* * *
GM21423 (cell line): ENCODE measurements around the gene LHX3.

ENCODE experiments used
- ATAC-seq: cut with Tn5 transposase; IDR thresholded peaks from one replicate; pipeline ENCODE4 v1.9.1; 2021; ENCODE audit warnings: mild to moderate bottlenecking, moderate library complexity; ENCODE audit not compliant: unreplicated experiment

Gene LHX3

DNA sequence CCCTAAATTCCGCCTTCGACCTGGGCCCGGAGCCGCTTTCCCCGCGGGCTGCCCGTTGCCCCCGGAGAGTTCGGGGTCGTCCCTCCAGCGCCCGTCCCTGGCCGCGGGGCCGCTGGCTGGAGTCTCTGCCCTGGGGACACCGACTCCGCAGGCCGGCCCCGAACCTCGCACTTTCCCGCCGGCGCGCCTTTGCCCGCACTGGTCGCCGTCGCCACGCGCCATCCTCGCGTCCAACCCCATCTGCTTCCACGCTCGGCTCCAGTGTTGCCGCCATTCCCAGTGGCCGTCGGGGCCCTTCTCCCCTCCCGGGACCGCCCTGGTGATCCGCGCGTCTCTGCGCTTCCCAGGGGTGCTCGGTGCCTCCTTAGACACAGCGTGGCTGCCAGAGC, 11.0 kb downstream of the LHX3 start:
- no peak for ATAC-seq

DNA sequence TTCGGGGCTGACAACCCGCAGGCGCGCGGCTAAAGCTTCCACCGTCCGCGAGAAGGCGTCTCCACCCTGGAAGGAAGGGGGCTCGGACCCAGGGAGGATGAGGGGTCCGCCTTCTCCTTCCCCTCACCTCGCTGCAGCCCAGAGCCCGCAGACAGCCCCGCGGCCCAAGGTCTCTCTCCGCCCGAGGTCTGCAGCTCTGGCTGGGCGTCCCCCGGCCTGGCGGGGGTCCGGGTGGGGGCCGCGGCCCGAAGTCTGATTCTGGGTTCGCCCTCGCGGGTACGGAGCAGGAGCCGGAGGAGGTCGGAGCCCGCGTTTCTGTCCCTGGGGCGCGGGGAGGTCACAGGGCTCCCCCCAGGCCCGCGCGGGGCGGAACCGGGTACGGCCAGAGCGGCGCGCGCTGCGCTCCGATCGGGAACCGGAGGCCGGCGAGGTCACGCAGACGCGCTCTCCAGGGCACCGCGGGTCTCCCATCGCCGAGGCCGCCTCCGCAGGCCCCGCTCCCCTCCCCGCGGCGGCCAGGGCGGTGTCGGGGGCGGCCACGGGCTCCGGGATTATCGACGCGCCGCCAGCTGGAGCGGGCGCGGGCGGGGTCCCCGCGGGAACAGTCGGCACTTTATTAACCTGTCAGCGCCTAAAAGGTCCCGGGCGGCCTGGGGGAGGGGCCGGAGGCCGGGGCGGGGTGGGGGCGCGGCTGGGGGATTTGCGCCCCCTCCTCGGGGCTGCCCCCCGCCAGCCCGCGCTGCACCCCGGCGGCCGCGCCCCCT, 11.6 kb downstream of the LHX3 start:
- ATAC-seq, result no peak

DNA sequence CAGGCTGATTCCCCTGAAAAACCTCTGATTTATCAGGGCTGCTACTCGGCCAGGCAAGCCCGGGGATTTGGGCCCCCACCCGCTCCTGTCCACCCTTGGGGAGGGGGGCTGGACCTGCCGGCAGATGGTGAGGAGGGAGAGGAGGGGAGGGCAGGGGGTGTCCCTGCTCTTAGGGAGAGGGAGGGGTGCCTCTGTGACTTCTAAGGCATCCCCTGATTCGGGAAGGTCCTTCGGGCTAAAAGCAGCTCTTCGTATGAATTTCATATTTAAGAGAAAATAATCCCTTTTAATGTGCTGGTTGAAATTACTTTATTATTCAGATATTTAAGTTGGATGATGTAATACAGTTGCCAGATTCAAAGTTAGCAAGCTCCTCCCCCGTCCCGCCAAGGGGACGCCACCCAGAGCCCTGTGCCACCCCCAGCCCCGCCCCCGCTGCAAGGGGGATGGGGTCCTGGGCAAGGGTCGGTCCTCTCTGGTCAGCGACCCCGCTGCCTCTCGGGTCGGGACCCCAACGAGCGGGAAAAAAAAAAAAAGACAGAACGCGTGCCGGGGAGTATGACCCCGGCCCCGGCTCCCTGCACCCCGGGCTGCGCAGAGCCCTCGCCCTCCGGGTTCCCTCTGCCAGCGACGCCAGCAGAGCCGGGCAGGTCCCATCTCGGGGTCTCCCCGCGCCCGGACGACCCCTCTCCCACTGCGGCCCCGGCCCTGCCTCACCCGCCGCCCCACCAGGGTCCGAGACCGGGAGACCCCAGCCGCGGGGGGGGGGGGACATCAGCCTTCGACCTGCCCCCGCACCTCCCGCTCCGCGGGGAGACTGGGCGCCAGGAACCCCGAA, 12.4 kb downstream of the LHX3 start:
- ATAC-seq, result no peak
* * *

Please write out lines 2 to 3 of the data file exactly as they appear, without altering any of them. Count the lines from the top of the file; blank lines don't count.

ENCODE experiments used
- ATAC-seq: cut with Tn5 transposase; IDR thresholded peaks from one replicate; pipeline ENCODE4 v1.9.1; 2021; ENCODE audit warnings: mild to moderate bottlenecking, moderate library complexity; ENCODE audit not compliant: unreplicated experiment